A Sociocultural Appraisal of Yorùbá Kegites’ Songs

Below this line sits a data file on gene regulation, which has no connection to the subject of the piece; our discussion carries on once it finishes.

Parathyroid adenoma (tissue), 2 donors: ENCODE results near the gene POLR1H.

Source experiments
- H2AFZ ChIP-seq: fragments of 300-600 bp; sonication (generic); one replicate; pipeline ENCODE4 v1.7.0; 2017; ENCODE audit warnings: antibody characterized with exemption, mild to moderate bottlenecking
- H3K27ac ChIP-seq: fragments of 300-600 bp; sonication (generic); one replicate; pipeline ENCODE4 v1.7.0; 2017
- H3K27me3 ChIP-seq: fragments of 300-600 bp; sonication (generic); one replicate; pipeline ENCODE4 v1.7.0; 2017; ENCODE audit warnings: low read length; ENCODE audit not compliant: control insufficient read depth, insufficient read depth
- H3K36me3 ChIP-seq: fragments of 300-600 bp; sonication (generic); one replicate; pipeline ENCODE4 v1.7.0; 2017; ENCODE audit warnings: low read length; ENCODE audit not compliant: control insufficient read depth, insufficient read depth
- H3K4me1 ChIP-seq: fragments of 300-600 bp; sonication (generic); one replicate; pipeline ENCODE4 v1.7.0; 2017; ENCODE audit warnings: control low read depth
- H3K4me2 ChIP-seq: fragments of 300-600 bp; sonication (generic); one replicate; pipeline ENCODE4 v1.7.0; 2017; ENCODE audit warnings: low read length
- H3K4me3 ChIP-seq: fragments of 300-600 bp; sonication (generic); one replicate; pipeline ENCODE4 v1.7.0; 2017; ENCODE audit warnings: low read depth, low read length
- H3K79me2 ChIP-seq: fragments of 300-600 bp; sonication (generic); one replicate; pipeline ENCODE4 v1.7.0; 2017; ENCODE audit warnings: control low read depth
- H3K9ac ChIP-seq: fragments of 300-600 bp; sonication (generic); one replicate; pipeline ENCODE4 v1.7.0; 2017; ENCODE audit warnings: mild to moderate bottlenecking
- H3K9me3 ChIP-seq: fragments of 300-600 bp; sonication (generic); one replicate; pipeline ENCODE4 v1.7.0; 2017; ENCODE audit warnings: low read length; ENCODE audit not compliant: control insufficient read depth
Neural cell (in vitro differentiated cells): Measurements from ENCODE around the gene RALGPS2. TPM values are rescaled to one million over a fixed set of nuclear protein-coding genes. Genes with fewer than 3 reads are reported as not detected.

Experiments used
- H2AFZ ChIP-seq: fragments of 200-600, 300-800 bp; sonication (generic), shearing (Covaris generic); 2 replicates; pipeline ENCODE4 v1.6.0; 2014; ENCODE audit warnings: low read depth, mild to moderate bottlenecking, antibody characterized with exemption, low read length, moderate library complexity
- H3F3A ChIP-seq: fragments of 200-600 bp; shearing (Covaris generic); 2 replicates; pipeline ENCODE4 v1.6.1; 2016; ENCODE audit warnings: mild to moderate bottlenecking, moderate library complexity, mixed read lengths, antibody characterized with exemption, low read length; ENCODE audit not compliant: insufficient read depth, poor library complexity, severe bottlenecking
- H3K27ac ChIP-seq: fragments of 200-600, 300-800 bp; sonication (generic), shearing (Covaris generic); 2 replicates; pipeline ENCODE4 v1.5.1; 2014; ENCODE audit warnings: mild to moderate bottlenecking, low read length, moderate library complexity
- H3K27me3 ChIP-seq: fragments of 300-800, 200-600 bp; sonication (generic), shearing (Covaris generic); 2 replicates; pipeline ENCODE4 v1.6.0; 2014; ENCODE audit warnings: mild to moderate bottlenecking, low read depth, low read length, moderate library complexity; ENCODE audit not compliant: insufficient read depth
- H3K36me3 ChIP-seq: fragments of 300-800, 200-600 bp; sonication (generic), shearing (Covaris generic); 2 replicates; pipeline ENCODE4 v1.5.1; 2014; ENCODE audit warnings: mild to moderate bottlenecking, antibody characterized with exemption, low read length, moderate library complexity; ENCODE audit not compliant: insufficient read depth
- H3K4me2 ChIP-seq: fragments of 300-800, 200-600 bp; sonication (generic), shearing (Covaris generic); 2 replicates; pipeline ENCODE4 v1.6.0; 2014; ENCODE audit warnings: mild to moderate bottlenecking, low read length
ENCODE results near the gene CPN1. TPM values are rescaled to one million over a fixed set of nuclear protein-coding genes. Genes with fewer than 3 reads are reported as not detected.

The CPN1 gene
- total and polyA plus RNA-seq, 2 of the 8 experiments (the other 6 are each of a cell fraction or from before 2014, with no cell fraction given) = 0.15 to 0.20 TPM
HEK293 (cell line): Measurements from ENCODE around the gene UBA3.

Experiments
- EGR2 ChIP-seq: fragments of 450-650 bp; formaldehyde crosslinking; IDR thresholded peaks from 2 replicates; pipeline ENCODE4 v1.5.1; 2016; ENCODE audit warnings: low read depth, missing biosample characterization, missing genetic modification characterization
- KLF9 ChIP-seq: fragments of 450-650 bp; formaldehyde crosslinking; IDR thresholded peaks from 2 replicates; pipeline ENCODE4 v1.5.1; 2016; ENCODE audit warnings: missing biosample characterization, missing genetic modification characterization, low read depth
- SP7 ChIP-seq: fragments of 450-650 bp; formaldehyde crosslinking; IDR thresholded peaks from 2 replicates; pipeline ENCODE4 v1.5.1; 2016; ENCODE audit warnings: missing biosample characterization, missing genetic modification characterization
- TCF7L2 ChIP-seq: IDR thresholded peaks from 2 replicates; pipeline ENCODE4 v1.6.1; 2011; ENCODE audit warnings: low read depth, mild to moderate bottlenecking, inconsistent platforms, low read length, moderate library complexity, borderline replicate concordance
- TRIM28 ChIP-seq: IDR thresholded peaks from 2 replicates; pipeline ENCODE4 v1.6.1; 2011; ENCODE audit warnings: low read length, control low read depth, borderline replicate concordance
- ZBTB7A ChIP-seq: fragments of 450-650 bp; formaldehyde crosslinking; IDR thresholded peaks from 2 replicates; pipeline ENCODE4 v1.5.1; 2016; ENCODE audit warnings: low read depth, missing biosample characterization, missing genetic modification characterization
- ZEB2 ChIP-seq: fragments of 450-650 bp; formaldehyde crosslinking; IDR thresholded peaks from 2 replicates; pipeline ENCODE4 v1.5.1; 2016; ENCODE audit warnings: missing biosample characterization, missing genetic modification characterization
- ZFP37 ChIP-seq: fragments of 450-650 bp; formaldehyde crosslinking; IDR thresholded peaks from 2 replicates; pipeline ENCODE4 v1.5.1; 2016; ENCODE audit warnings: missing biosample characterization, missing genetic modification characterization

This is a study of how the oral aesthetics of textual production by a group, the Kegites, are used in the construction of an identity rooted in a collective context that reflects a socio-political engagement with the complex social histories of the Yorùbá society and Nigeria at large. The study identifies common practices of the Kegites and themes of the texts of their songs. It shows the practice of engagement by the Kegites through which identity can be textually constructed in ways that politicize self-representation and challenge discourses grounded in the colonial and postcolonial histories of the Yorùbá people. Through the discussion of themes such as ancestral presence, the aesthetics of orature, and the political significance of group or society (ẹgbé) ̣ among the Yorùbá, the paper seeks to showcase the presence of a characteristic of Yorùbá oral literature in which personal, cultural, economic, social and political issues become inseparable. It demonstrates how oral text reflects societal elements and performers use various societal elements to create an expression of an identity within the multiple currents and traditions by taking the rules, creativity, and artistry of self-representation and shaping them with cultural content, as well as with the rhythms and speech patterns of the Yorùbá people.

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